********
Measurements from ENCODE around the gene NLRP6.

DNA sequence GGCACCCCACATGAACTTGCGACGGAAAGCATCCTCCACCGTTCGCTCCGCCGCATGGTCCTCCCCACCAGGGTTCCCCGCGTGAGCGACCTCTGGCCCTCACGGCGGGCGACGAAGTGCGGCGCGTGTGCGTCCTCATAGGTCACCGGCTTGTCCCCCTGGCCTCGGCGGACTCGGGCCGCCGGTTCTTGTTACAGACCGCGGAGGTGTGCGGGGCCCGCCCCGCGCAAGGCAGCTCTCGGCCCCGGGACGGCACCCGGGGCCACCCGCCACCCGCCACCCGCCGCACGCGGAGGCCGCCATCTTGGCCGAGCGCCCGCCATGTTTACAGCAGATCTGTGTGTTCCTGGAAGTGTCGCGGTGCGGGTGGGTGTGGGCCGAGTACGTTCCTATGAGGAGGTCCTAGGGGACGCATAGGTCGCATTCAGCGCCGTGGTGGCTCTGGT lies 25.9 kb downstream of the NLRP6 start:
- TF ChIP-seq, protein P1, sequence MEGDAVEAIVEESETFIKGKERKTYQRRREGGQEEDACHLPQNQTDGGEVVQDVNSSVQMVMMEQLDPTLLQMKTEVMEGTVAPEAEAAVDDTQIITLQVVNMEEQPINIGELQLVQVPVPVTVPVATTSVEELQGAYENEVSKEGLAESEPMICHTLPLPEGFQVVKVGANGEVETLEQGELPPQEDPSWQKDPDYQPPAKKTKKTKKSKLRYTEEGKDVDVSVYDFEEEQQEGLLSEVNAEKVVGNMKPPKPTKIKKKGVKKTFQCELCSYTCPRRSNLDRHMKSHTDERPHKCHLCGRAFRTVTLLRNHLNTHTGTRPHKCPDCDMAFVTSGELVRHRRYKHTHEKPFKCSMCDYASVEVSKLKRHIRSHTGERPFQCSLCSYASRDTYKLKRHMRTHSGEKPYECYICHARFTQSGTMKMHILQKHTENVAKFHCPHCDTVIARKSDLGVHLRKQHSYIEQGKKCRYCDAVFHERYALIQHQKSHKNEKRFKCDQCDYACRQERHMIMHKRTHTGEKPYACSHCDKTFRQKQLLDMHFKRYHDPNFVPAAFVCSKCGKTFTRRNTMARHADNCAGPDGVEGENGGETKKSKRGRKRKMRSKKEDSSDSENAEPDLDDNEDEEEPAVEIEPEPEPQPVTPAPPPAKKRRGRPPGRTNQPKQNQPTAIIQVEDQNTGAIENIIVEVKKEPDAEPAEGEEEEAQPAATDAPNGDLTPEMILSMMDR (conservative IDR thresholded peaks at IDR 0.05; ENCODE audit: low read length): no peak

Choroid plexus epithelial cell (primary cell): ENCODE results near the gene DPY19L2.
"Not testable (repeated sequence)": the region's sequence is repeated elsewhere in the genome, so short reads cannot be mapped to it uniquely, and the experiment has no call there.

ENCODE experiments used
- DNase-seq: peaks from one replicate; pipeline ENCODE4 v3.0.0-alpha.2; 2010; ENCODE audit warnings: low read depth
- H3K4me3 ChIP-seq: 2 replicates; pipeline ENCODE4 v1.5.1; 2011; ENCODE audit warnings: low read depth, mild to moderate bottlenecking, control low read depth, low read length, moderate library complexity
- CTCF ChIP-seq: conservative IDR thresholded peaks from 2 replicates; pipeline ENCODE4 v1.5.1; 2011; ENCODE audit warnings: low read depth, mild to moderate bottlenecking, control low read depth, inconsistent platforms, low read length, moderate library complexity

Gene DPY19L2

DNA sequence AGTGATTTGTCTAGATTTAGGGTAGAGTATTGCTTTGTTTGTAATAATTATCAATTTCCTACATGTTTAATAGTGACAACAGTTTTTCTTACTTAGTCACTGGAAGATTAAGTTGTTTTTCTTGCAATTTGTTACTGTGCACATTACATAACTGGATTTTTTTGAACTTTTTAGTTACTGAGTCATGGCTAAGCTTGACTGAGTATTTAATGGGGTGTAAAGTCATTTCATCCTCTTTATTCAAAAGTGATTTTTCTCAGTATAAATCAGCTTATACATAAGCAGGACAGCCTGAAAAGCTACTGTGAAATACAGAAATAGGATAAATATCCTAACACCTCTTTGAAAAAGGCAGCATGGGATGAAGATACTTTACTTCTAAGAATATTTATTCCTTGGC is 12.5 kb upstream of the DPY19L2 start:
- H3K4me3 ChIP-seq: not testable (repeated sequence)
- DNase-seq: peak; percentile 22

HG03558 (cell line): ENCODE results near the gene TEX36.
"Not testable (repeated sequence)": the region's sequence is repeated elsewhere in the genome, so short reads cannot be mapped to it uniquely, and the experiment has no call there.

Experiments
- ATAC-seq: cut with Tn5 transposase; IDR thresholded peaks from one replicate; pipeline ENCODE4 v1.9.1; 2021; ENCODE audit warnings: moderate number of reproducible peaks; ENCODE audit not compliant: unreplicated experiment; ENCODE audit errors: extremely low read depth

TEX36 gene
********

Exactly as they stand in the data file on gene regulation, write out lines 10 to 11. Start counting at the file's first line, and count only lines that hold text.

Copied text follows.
Gene DPY19L2

DNA sequence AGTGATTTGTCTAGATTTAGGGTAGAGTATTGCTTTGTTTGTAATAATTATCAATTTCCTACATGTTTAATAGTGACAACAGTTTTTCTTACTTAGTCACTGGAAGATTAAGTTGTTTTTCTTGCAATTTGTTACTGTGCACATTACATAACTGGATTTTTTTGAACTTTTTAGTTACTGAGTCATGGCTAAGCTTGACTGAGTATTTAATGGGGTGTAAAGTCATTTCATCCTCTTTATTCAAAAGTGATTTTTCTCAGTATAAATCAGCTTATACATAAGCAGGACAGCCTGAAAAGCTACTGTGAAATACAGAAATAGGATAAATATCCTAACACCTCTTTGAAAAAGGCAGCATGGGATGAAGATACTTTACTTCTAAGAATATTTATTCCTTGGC is 12.5 kb upstream of the DPY19L2 start: